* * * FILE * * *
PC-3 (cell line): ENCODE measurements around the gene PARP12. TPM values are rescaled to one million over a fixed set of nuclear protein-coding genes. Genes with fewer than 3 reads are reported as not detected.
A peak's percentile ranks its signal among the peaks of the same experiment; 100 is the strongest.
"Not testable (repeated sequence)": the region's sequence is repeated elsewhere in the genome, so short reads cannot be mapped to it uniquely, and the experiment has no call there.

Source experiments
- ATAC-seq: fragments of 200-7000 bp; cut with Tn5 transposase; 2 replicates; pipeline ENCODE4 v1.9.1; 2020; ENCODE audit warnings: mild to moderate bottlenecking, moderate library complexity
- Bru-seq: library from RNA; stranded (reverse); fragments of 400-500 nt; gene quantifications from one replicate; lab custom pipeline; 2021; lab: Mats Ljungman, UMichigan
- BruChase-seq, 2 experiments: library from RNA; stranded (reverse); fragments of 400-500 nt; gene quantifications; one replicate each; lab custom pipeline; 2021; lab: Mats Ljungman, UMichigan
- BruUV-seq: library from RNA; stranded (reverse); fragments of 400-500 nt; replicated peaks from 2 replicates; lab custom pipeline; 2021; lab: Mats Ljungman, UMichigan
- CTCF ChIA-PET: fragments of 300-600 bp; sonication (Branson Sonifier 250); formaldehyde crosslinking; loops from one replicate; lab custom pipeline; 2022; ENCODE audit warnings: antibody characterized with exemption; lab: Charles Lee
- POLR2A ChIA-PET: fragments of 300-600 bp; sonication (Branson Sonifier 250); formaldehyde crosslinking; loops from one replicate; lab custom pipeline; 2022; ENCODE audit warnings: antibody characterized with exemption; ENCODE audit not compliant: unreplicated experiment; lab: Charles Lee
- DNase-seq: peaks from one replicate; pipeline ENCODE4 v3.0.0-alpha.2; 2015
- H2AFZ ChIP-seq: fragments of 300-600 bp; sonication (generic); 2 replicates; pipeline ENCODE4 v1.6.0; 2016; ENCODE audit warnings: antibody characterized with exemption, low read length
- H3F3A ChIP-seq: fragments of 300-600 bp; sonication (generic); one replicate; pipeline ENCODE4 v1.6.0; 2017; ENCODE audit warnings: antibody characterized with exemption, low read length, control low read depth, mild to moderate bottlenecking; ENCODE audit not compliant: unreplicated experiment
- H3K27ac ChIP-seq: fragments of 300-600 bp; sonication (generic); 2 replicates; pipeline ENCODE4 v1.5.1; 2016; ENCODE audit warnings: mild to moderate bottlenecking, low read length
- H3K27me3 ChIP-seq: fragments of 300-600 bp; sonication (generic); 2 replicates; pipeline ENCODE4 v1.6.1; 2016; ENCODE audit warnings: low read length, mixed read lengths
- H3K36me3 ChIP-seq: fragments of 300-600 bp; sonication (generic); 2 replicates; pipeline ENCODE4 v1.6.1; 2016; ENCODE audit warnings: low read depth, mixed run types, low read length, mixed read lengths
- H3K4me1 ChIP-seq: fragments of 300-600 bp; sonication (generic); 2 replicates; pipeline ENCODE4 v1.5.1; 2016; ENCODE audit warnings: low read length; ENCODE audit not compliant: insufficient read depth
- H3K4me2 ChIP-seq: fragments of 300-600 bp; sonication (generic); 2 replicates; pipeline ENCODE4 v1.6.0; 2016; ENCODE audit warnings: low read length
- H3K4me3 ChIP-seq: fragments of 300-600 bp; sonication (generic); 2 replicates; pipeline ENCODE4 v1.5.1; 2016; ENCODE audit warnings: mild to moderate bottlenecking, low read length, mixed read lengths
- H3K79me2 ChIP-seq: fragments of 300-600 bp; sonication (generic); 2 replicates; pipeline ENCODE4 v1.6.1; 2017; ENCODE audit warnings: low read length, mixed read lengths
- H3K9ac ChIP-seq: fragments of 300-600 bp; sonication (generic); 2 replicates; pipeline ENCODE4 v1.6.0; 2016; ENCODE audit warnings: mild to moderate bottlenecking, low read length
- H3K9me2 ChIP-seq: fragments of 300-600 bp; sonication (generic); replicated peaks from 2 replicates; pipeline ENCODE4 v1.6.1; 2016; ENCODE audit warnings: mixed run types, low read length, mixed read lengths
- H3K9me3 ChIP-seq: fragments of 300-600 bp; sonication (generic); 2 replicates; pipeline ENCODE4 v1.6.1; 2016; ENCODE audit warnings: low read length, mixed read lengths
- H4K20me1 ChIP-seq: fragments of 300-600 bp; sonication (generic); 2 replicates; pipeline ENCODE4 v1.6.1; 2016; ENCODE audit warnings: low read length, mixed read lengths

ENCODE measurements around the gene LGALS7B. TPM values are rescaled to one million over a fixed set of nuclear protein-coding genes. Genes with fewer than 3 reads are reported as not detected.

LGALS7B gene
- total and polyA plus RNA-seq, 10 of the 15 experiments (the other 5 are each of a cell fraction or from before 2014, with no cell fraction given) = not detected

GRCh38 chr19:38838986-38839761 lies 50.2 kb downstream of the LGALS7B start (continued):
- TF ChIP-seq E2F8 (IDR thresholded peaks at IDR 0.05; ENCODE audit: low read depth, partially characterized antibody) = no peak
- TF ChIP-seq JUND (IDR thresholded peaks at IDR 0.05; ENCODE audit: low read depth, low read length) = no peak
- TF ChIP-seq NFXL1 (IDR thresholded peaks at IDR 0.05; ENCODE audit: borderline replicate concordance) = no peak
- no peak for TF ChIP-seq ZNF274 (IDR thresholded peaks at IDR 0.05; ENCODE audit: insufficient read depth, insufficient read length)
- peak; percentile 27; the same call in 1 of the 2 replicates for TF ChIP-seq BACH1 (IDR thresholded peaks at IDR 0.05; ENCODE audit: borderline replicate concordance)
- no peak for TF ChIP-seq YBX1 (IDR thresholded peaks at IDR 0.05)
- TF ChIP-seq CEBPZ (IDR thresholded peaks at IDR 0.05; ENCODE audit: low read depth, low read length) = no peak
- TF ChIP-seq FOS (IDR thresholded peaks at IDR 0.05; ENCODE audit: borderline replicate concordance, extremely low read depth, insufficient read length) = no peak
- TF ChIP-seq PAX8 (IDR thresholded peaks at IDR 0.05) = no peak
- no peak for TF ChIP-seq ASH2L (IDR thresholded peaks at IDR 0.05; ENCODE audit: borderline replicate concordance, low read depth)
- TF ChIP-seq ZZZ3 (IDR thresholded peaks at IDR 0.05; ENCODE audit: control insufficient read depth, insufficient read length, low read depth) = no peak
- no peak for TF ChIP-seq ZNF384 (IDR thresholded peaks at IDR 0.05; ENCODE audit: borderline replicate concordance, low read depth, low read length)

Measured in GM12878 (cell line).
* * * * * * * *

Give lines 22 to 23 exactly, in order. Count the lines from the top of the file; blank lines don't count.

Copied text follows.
- H3K9me2 ChIP-seq: fragments of 300-600 bp; sonication (generic); replicated peaks from 2 replicates; pipeline ENCODE4 v1.6.1; 2016; ENCODE audit warnings: mixed run types, low read length, mixed read lengths
- H3K9me3 ChIP-seq: fragments of 300-600 bp; sonication (generic); 2 replicates; pipeline ENCODE4 v1.6.1; 2016; ENCODE audit warnings: low read length, mixed read lengths